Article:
HONG KONG :
Firms in China introduced in half of equity capital raised globally this 12 months up to now, setting a record that highlights the financial system’s earlier revival from the COVID-19 pandemic, plus the diploma to which soured U.S. relations are turning Chinese firms homeward.
China-based corporations bought shares value $32.1 billion in January-June together with multi-billion-dollar secondary listings in Hong Kong, equal to 49.8% of worldwide choices, confirmed knowledge from Refinitiv. The complete for U.S. firms was $15.Eight billion.
“With massive liquidity injections by various governments (supporting virus-hit economies), I’m not surprised by the size of Chinese capital raised this year – and the trend may continue,” Li He, capital markets associate at Davis Polk, mentioned of China firms taking benefit of their early lockdown emergence.
China was hit by the novel coronavirus in December and was the primary nation to impose virus-prevention lockdown measures on particular person motion and enterprise exercise in late January. Markets started their return to normality in April.
Chinese fundraising has been helped by the recognition of Shanghai’s year-old growth-focused STAR Market, in addition to well-received preliminary public choices (IPOs) in Hong Kong and the huge secondary listings – together with the $3.9 billion raised by e-tailer JD.com Inc this month and $3.1 billion by video games developer NetEase Inc .
“For Chinese companies, both the Hong Kong and U.S. markets are getting back to normal,” mentioned Houston Huang, head of global funding banking for China at JPMorgan. “Market activity (deal volume) is much better than anybody expected at the beginning of the year.”
Escalating Sino-U.S. geopolitical pressure over points resembling commerce is broadly anticipated to immediate extra U.S.-listed Chinese firms to conduct secondary listings nearer to dwelling the place they’ll elevate funds in markets absent of anti-Chinese sentiment.
Companies contemplating a secondary Hong Kong itemizing embrace Yum China Holdings Inc and ZTO Express (Cayman) Inc , mentioned two individuals with direct information of the matter.
Neither Yum nor ZTO responded to requests for remark exterior of common enterprise hours.
Secondary offers are additionally growing investor curiosity in Hong Kong, a market with a status for internet hosting stodgy monetary and property teams quite than growth-focused tech corporations.
Li Hang, CLSA head of Greater China equity capital markets, mentioned the JD.com sale, on which his financial institution labored, was capable of win orders not simply regionally but additionally from Southeast Asia and Europe.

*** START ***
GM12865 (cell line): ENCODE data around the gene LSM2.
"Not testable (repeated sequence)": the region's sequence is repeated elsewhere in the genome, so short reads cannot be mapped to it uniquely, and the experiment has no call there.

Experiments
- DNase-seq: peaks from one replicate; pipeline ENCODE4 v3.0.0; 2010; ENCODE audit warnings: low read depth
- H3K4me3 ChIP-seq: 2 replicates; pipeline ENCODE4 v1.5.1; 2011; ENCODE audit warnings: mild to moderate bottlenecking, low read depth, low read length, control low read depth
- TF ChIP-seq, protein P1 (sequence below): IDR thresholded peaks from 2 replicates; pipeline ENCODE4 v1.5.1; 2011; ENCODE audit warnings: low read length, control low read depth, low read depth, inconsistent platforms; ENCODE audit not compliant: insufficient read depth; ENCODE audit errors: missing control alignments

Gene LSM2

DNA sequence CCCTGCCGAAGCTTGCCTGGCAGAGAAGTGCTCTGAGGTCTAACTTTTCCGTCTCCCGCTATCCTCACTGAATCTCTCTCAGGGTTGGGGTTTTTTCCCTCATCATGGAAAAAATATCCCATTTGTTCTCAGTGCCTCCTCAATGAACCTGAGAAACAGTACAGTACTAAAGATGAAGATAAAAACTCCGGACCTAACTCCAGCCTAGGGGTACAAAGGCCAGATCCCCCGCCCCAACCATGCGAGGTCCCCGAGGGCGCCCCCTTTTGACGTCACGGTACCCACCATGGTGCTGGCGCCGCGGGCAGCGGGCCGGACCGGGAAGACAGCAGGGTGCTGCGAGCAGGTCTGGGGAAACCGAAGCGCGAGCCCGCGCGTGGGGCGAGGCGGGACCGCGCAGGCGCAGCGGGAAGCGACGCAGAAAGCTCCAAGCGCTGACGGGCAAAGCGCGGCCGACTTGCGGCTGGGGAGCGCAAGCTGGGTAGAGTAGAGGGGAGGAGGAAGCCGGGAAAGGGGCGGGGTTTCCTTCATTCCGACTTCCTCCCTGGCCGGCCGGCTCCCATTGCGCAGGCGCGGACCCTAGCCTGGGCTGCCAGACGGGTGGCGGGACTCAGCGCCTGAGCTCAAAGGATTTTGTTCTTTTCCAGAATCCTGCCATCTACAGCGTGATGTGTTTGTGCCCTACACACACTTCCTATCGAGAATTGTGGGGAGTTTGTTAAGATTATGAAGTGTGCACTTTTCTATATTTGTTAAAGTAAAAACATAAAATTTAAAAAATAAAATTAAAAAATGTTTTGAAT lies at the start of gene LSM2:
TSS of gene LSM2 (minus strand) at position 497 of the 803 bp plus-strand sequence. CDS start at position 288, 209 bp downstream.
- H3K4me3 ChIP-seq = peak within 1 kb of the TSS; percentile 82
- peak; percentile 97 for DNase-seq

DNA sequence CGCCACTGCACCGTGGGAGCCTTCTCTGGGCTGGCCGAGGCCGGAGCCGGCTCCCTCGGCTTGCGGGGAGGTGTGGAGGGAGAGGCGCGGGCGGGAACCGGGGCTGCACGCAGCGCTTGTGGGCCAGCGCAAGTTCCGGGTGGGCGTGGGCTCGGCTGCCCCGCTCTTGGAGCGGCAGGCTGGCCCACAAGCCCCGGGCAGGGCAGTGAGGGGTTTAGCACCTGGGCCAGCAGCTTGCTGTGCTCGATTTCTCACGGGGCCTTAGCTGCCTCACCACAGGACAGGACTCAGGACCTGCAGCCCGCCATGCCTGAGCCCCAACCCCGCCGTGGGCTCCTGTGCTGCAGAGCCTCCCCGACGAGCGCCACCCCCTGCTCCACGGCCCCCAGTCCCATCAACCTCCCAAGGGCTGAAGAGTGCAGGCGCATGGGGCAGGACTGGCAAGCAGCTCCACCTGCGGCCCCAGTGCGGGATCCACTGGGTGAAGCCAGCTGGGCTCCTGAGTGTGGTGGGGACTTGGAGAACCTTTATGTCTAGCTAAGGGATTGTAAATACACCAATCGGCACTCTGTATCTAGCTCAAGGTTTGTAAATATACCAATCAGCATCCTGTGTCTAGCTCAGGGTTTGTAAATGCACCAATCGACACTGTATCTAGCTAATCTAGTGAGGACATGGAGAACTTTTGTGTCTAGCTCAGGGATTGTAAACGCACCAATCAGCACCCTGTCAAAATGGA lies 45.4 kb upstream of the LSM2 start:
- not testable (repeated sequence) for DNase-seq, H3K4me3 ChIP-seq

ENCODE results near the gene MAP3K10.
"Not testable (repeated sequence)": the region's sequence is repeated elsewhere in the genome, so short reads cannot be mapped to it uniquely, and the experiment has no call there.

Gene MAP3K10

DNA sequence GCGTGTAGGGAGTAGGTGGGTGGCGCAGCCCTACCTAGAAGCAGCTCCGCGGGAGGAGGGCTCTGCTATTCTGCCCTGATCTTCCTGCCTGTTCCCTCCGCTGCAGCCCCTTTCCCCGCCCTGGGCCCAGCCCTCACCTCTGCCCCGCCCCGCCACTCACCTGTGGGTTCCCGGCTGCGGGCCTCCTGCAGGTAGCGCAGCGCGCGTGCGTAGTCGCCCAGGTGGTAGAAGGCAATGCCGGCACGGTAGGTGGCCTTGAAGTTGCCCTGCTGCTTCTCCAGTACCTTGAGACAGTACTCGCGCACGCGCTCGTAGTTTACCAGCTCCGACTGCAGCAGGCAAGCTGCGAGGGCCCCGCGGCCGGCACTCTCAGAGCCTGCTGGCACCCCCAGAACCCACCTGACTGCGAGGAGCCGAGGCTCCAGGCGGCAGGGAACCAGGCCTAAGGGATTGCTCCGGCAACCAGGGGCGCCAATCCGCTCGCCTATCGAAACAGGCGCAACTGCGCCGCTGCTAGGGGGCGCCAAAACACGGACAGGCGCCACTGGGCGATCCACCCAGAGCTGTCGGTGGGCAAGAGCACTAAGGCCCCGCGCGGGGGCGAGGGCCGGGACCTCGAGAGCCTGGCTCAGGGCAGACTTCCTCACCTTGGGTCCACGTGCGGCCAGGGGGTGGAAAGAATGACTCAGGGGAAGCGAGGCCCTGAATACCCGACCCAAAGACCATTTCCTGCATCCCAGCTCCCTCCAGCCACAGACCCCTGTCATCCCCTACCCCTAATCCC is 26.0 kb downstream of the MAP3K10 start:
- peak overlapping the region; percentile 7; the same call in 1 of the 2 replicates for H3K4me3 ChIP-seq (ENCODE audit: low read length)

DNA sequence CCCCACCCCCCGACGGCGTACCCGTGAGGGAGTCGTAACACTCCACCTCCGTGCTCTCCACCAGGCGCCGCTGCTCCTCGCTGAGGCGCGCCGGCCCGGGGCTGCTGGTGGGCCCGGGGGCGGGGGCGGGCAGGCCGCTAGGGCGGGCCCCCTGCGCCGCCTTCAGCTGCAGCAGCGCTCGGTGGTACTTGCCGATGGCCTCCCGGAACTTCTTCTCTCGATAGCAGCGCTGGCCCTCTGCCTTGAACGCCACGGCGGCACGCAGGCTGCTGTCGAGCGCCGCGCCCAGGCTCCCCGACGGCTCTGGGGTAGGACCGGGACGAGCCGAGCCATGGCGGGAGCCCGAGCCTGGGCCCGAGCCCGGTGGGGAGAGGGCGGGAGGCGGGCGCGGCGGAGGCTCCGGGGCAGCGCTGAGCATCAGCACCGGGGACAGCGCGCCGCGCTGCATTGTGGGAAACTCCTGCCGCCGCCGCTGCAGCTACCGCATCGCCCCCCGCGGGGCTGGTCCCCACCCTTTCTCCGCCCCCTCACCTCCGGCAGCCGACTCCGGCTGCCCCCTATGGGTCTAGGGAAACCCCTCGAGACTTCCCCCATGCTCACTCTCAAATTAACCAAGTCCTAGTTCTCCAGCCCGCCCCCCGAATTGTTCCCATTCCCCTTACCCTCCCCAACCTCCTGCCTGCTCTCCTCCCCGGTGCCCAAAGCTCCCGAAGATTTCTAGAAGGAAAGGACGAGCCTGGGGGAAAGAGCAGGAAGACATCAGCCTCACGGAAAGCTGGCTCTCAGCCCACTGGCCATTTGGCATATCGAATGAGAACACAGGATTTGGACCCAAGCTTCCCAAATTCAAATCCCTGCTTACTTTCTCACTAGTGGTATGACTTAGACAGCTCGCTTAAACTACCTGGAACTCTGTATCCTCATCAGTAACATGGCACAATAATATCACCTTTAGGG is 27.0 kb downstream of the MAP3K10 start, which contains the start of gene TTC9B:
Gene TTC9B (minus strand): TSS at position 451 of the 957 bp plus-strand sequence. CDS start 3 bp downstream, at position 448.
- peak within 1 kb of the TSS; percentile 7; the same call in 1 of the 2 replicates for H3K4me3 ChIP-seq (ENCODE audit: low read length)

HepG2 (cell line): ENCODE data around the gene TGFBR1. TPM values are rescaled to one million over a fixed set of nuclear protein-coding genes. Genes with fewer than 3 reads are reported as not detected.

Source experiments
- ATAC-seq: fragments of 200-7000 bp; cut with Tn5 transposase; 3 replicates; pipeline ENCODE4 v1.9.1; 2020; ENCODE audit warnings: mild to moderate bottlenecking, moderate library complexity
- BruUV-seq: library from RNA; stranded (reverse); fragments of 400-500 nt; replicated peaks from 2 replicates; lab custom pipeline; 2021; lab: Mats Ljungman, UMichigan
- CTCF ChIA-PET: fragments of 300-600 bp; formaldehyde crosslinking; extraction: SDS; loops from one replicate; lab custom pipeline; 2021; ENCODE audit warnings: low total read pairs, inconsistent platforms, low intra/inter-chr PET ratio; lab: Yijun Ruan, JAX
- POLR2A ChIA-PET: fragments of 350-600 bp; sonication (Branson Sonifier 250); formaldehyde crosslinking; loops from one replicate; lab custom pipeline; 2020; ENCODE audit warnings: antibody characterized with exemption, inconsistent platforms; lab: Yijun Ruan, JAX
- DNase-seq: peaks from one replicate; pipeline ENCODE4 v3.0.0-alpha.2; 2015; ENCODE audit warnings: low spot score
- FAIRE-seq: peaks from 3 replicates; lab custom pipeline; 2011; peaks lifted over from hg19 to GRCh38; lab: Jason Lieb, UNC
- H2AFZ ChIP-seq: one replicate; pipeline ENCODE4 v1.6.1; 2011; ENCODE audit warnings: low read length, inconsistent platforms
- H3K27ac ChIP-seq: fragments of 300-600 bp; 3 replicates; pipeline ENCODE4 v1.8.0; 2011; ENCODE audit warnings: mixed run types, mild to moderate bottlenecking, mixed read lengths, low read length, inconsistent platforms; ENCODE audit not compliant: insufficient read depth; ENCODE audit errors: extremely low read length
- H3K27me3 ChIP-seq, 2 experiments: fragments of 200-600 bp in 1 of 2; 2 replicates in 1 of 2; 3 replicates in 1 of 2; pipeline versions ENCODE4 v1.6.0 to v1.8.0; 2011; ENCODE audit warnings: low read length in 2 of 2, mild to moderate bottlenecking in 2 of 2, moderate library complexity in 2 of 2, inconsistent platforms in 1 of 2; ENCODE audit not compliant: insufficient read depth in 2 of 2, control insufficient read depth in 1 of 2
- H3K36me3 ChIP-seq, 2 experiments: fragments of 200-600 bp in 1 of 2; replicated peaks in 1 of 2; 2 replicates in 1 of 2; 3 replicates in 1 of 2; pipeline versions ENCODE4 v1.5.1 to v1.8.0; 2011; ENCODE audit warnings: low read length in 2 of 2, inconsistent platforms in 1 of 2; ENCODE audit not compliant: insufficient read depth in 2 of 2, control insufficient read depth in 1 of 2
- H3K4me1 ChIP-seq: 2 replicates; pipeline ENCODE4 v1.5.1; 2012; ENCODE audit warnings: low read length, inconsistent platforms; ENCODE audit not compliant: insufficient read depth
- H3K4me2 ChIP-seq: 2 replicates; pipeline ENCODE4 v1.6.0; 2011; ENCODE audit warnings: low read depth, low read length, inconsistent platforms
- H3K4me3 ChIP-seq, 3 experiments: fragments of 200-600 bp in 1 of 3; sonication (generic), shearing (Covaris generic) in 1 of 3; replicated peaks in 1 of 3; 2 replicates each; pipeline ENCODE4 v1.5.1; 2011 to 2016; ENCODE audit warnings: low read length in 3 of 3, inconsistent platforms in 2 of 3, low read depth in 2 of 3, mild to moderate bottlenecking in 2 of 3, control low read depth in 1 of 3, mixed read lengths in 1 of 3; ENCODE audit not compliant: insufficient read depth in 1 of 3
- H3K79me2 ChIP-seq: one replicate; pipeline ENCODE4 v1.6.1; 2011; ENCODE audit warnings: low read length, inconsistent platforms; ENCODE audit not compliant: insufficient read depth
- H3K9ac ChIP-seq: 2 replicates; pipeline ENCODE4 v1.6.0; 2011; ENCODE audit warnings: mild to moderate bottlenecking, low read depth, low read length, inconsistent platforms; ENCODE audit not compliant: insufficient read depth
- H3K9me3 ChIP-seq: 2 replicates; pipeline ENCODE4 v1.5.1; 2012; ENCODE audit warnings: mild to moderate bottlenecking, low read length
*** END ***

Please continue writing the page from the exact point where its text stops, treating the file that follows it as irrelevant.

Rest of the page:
“If a company is looking at a secondary listing in Hong Kong, they need to be looking at gathering investors’ interest from not only from Asia, but also Europe and the U.S.,” Li mentioned.
Also of concern for Chinese firms are U.S. steps geared toward bettering the transparency of monetary disclosure however which conflict with the Chinese authorities’s reluctance to offer overseas entities entry to onshore information.
In May, simply weeks after former market darling Luckin Coffee Inc mentioned its gross sales had been falsified, the U.S. Senate handed a invoice that would pressure Chinese firms to delist if they don’t enable the Public Company Accounting Oversight Board to entry their audited accounts for 3 consecutive years.
Will Cai, head of U.S. regulation agency Cooley’s capital markets follow in Asia, mentioned the invoice spurred two of his eight Chinese shoppers with IPO plans to decide on Hong Kong over New York.
For some Chinese corporations, status continues to propel them towards a U.S. itemizing in spite of political wrangling and damaging sentiment towards Chinese firms following fallout from Luckin Coffee.
Chinese teams nonetheless managed to boost $1.7 billion by means of New York IPOs throughout 2020’s coronavirus-hit first half, versus $3.42 billion in January-June final 12 months.
The determine contains the $510 million raised by Kingsoft Cloud Holdings Ltd in early May in the primary main U.S. IPO because the coronavirus outbreak – and the primary since Luckin’s disclosure. Its inventory has since risen practically 60%.
“We were under lot of pressure because if this one had failed, basically the U.S. market could have potentially closed the door to all Chinese companies,” mentioned Huang at JPMorgan, a lead underwriter for the deal.